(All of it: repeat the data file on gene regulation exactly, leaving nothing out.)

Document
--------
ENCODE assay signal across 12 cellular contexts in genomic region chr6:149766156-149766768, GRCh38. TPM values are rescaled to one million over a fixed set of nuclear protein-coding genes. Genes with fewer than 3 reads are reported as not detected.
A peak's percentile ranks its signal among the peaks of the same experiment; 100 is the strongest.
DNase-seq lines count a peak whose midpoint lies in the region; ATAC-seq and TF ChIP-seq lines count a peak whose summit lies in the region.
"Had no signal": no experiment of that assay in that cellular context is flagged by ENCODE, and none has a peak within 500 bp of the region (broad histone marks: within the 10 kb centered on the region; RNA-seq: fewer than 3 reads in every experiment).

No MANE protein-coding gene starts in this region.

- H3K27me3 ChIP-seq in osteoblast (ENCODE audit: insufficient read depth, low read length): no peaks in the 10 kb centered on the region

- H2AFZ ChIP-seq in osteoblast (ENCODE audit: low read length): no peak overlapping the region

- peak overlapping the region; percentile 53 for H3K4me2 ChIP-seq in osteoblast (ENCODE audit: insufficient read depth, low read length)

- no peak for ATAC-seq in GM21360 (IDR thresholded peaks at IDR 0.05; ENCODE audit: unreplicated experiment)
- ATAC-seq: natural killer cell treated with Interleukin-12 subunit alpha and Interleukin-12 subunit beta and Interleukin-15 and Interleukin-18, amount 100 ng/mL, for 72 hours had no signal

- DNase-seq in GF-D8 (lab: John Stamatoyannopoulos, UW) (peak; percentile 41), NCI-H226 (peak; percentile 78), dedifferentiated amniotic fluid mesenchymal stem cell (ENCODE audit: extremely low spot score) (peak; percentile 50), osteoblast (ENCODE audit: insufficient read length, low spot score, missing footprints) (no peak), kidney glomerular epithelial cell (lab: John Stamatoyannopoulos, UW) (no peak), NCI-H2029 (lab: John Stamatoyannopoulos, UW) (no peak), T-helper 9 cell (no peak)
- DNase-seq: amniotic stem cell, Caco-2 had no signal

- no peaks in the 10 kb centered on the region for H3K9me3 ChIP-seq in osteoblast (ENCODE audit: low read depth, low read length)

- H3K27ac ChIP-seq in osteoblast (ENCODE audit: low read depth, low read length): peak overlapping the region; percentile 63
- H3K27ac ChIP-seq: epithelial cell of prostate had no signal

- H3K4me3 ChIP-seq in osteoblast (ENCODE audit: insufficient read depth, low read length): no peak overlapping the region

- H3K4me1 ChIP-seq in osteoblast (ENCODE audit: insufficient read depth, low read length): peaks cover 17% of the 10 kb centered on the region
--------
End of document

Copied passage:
ENCODE assay signal across 12 cellular contexts in genomic region chr6:149766156-149766768, GRCh38. TPM values are rescaled to one million over a fixed set of nuclear protein-coding genes. Genes with fewer than 3 reads are reported as not detected.
A peak's percentile ranks its signal among the peaks of the same experiment; 100 is the strongest.
DNase-seq lines count a peak whose midpoint lies in the region; ATAC-seq and TF ChIP-seq lines count a peak whose summit lies in the region.
"Had no signal": no experiment of that assay in that cellular context is flagged by ENCODE, and none has a peak within 500 bp of the region (broad histone marks: within the 10 kb centered on the region; RNA-seq: fewer than 3 reads in every experiment).

No MANE protein-coding gene starts in this region.

- H3K27me3 ChIP-seq in osteoblast (ENCODE audit: insufficient read depth, low read length): no peaks in the 10 kb centered on the region

- H2AFZ ChIP-seq in osteoblast (ENCODE audit: low read length): no peak overlapping the region

- peak overlapping the region; percentile 53 for H3K4me2 ChIP-seq in osteoblast (ENCODE audit: insufficient read depth, low read length)

- no peak for ATAC-seq in GM21360 (IDR thresholded peaks at IDR 0.05; ENCODE audit: unreplicated experiment)
- ATAC-seq: natural killer cell treated with Interleukin-12 subunit alpha and Interleukin-12 subunit beta and Interleukin-15 and Interleukin-18, amount 100 ng/mL, for 72 hours had no signal

- DNase-seq in GF-D8 (lab: John Stamatoyannopoulos, UW) (peak; percentile 41), NCI-H226 (peak; percentile 78), dedifferentiated amniotic fluid mesenchymal stem cell (ENCODE audit: extremely low spot score) (peak; percentile 50), osteoblast (ENCODE audit: insufficient read length, low spot score, missing footprints) (no peak), kidney glomerular epithelial cell (lab: John Stamatoyannopoulos, UW) (no peak), NCI-H2029 (lab: John Stamatoyannopoulos, UW) (no peak), T-helper 9 cell (no peak)
- DNase-seq: amniotic stem cell, Caco-2 had no signal

- no peaks in the 10 kb centered on the region for H3K9me3 ChIP-seq in osteoblast (ENCODE audit: low read depth, low read length)

- H3K27ac ChIP-seq in osteoblast (ENCODE audit: low read depth, low read length): peak overlapping the region; percentile 63
- H3K27ac ChIP-seq: epithelial cell of prostate had no signal

- H3K4me3 ChIP-seq in osteoblast (ENCODE audit: insufficient read depth, low read length): no peak overlapping the region

- H3K4me1 ChIP-seq in osteoblast (ENCODE audit: insufficient read depth, low read length): peaks cover 17% of the 10 kb centered on the region